By day, professor Dave Sulzer explores the intricacies of neurobiology. By night, his musical alter ego, Dave Soldier, composes jazzy violin pieces, writes hip-hop with elementary school Harlem students, and conducts a 14-elephant orchestra. Amidst the dozens of neuroscience books on Sulzer’s desk are a variety of avant-garde jazz, classical, hip-hop, and punk CDs—two of which are Dave Soldier originals, titled “The Complete Victrola Sessions” and “Water Music,” which will make their debuts on Feb. 25.
Music brought Sulzer to New York City, and New York City led him to Columbia for graduate school. Sulzer’s professional and musical successes came after years of touring with a band, bartending, and making cappuccinos in the city. “When I was 20 and 21, I left college and went on tour,” Sulzer said. “I was on tour for a year and a half. One day I came home, looked at my life, and realized I didn’t want to be on tour for the rest of my life.”
Through trial and error, he found a niche in the neuroscience community at Columbia University Medical Center, where he began exploring the mechanisms of addictive drugs. Sulzer’s interest in the effects of drugs on the brain developed over many years and influenced his latest musical project, “The Complete Victrola Sessions.” The album recreates early 20th-century culture by bringing together elements of jazz and violin. “The Complete Victrola Sessions” was also motivated by Sulzer’s fascination with bringing the virtuoso tradition into a contemporary music scene.
The virtuoso tradition is “less important now for a variety of reasons,” Sulzer said. “Lots of fast notes being played one after another used to just be amazing and bizarre and superhuman, but these days it’s not because we have electronica music and electronic manipulation.”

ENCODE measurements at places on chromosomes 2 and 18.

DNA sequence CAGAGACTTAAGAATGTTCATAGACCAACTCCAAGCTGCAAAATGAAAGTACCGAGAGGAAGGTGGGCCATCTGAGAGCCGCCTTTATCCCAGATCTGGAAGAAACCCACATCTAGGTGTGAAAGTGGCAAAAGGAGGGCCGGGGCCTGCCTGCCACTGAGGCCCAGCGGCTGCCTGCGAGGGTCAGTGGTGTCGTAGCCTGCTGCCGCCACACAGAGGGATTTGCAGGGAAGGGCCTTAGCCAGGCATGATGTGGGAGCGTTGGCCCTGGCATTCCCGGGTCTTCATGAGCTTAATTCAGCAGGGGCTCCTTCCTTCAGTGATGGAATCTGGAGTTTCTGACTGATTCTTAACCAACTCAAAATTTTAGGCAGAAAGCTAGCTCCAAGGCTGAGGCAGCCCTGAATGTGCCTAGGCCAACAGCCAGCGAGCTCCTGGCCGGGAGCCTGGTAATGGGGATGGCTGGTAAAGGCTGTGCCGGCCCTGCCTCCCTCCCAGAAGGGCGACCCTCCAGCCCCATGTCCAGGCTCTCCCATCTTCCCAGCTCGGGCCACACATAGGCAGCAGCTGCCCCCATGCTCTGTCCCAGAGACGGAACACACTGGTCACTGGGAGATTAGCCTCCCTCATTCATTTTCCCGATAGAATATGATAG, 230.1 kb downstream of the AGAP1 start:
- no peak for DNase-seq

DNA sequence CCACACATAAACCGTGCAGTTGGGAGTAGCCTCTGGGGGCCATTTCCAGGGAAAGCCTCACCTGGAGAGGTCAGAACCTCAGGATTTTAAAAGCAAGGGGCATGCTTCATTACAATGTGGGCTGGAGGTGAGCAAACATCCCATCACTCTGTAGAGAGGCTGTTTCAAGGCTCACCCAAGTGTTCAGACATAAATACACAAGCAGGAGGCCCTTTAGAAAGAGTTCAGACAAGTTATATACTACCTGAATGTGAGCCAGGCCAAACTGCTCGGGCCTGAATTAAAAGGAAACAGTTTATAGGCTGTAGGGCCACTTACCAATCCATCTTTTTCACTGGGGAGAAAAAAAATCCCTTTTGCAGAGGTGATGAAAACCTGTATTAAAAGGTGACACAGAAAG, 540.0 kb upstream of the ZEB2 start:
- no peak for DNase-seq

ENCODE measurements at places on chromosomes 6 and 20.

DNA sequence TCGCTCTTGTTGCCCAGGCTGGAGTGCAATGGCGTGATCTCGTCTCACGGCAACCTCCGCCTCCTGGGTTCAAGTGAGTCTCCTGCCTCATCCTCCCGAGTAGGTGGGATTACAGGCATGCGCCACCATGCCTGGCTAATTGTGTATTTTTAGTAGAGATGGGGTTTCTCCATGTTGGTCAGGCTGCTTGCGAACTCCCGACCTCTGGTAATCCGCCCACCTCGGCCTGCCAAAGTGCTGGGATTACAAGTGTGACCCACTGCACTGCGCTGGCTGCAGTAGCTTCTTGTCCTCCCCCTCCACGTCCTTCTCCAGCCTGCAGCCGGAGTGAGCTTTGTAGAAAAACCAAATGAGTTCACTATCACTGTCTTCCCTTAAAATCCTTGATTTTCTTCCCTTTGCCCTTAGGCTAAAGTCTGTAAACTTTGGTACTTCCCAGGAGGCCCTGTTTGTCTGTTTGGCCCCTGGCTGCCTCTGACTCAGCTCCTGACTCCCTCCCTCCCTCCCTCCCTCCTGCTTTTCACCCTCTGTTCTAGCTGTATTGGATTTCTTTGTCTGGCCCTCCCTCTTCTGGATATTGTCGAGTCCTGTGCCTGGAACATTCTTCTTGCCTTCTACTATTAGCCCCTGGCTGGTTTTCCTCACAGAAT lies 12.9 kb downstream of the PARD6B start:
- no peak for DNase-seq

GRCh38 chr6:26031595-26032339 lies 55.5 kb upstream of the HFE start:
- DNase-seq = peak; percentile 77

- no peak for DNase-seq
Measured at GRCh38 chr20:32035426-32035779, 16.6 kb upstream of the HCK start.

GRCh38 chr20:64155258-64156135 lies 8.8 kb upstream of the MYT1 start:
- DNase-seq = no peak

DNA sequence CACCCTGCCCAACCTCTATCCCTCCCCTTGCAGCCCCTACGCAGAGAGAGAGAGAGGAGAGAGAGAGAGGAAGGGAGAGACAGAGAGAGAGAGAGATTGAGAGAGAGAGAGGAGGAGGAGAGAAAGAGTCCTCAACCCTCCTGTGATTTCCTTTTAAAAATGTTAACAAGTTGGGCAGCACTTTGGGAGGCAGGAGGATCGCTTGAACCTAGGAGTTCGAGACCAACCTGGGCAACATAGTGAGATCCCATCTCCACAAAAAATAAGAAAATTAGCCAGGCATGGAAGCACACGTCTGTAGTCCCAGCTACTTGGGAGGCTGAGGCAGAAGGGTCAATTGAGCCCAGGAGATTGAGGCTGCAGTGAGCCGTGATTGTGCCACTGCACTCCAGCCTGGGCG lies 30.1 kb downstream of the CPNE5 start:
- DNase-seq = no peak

“The Complete Victrola Sessions” is the soundtrack to a silent film, “The Violinist,” that filmmaker Winsome Brown wrote and directed in conjunction with Sulzer’s music. The uneasy nature of the film and the jazzy eeriness of the music make for an emotional and disturbed artistic experience.
“One thing I wanted to do was find a way to express my own love for the classical virtuoso,” Sulzer said. “But the thing is, if you write that kind of music now, people don’t really care about it anymore. It’s a music of a former time. Why should someone around now be writing that kind of music?”
By combining film, live performance, and an antiquated violin tradition, Sulzer creates a piece that breaks down barriers between genres and art forms. With his two new releases, Sulzer takes twisted, seemingly unrelated ideas and turns them into reality.
Sulzer’s slightly furrowed brow smooths out as he describes “Water Music,” an album that features his 14-elephant orchestra from Thailand. “This is their [the elephants’] third and final album,” Sulzer said with a rare smile. “We had a week where every afternoon, these 14 elephants were playing music together ... It’s the ultimate record.”
“Water Music” is the product of Sulzer’s interest in animal behavior and a simple idea: If elephants can paint, then they can play music. Sulzer worked with the Thai Elephant Conservation Center to raise awareness of a beautiful yet dwindling population of elephants. “In one hundred years, the Asian elephant population has gone from 100,000 to 3,000,” Sulzer said. “We need Westerners and people in southeast Asia to be aware of this.”
Between taking a break in his undergraduate studies and becoming a neurobiology professor at Columbia, Sulzer has created Dave Soldier—an ambitious artist with a realistic goal for his new releases.
“As an artist, you need to get people to care about what you’re doing and have it make sense,” Sulzer said.